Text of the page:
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Shooting an Interview

Riley Hooper
May 7, 2013 by Riley Hooper PRO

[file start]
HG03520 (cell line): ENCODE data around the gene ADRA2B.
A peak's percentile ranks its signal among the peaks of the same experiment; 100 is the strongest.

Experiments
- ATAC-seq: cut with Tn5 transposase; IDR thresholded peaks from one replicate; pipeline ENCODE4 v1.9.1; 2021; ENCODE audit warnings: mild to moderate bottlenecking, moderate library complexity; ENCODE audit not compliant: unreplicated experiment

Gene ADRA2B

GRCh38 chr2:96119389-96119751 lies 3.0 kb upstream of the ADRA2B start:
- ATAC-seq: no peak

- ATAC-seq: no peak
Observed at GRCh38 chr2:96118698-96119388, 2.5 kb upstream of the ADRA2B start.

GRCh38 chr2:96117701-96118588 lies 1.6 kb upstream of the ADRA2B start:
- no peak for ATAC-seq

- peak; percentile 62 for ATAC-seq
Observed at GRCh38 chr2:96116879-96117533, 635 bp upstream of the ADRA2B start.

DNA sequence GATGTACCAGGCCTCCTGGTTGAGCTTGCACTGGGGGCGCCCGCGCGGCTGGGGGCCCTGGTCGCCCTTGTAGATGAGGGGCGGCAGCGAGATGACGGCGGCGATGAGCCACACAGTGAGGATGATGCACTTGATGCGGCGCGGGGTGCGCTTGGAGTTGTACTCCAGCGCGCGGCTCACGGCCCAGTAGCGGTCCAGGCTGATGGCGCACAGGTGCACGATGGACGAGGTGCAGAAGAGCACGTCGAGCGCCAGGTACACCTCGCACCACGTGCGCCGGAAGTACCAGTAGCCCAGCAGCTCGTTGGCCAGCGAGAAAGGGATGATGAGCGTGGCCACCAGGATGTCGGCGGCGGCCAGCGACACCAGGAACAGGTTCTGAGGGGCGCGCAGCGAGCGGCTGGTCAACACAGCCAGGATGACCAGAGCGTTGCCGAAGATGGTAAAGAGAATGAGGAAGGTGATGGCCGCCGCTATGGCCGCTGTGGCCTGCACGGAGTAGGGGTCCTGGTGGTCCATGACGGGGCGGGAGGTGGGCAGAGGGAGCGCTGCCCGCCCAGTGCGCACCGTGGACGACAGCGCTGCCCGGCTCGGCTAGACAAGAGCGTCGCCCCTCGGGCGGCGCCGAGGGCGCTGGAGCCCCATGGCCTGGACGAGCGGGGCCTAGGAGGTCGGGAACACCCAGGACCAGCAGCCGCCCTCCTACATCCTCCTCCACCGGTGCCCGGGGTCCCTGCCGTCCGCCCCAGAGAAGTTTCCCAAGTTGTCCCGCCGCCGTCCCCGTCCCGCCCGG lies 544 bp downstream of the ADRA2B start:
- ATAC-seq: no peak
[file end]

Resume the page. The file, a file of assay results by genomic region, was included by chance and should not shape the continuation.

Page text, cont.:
Have you ever wanted to interview someone to tell their story or share their point of view? Do you know how to make a subject feel comfortable in front of a camera? Or how to make sure you'll get the best material out of the time and resources that you have? What's your mother's maiden name? Ok last question: Do you know how to shoot an interview? If your answer is no, then this is the Video School lesson for you! Watch this video and read on. You'll be the one asking questions in no time! [clip: 64729691] Before you're even in the same room with your subject, the very first step in the interview process is to **PREPARE**: ![]( your research! You'll want to know any information that's already out there so you can ask questions no one has asked before. Read up about your subject on the Internet and in publications. -Write up a good list of questions. The amount will depend upon the complexity of the topic and the length of your final piece. -Order your questions from easiest to hardest. You'll want to warm up your subject and help them feel comfortable with easy to answer questions. -Think about the story you want to tell, and what questions will help you to tell that story. -Don't give your subjects the questions beforehand. If they want to know what you'll ask, give them a general guideline of topics you will cover. If they're too rehearsed, it becomes awkward and not genuine. With a list of questions in hand, you'll want to **ENGAGE** with your subject: ![]( -Even though you have a list of questions, you don't always have to stick to them! If something comes up, feel free to go off the script and ask questions as they arise. -Also don't be afraid to ask your subject to clarify something. If it didn't make sense the first time, it won't make sense when you sit down to edit. Most likely your subject will not be annoyed — they'll be happy you gave them a second chance to really get their point across. -Don't try to guide the subject by stating your own opinions or asking leading questions. Make sure your questions are open ended. -At the end, ask the person if there is anything he or she would like to add. They might bring something up that you hadn't thought of, but is totally relevant and interesting. Sometimes the best material comes from this question! Along the same lines, remember to **LISTEN**: -Everyone wants to tell their story. If you listen, make them feel comfortable, and that they're being heard, they'll talk! -To show you're listening, make eye contact and nod while the person is talking. -Don't cut your subject off. Even if they go off on a tangent, let them finish. They may say something important, and you can always get them back on track with the next question. -Remember to pause, and don't be afraid of a bit of silence. Silence can actually be a useful tool, as most people will try to fill it by re-stating a sentence or clarifying a point. As you conduct the interview, **THINK ABOUT EDITING**: ![]( -Before you start, ask your subject to form complete sentences. You can even ask them to re-state the question in their answer. Don't ask yes or no questions. Those answers are useless to you. -Sit or stand next to the camera when interviewing, so that the subject can look at you while talking, but they'll also be looking near the camera. People will feel most comfortable if they talk directly to the interviewer, so you don't want to sit way off to the side, or make them feel awkward by asking them to look straight into the lens and talk to the camera. -Do not speak while your subject is speaking, not even an affirmative "yes," "uh huh," "OK," etc. You may think you are being a good listener, but when it comes time to edit, you'll wish you had kept your mouth shut! You're on your way to capturing some great material, but don't forget the **TECHNICAL STUFF!** ![]( -Choose a location and backdrop that are appropriate for the subject and topic of the interview and film. Your backdrop can greatly influence the content of the interview and the overall feel of the piece, so choose wisely! -Shot [composition]( and framing also go a long way in illustrating a theme or mood. Make deliberate stylistic choices. Decide if a close up, medium or wide shot is best. Close ups can emphasize intensity while wide shots are more relaxed. -Although it's not a steadfast rule, don’t forget to consider the [rule of thirds](! -Lighting can also greatly affect the mood and tone. Consider using the [three point lighting]( setup. -Or, if you don't have access to professional lighting equipment, use available light, a house lamp, or maybe a [bounce]( -All your hard work is for nothing if you fail to [capture good audio]( Equipment is key, so use a lavalier or boom microphone, make sure you don't have distracting background noise, and monitor those levels! Depending on your camera you may need to record audio separately and sync it in post. Also, don't forget to capture [room tone](! -Your work will also go to waste if you don't have permission to use the interview footage later, so make sure to have your subjects sign release forms. And that's all there is to it! While the technical aspect are very important, in the end, it's important to stress that a good interview is simply a good conversation. You'll get the best material that your audience will resonate with most if you listen, engage, and take a genuine interest in your subject. Good luck!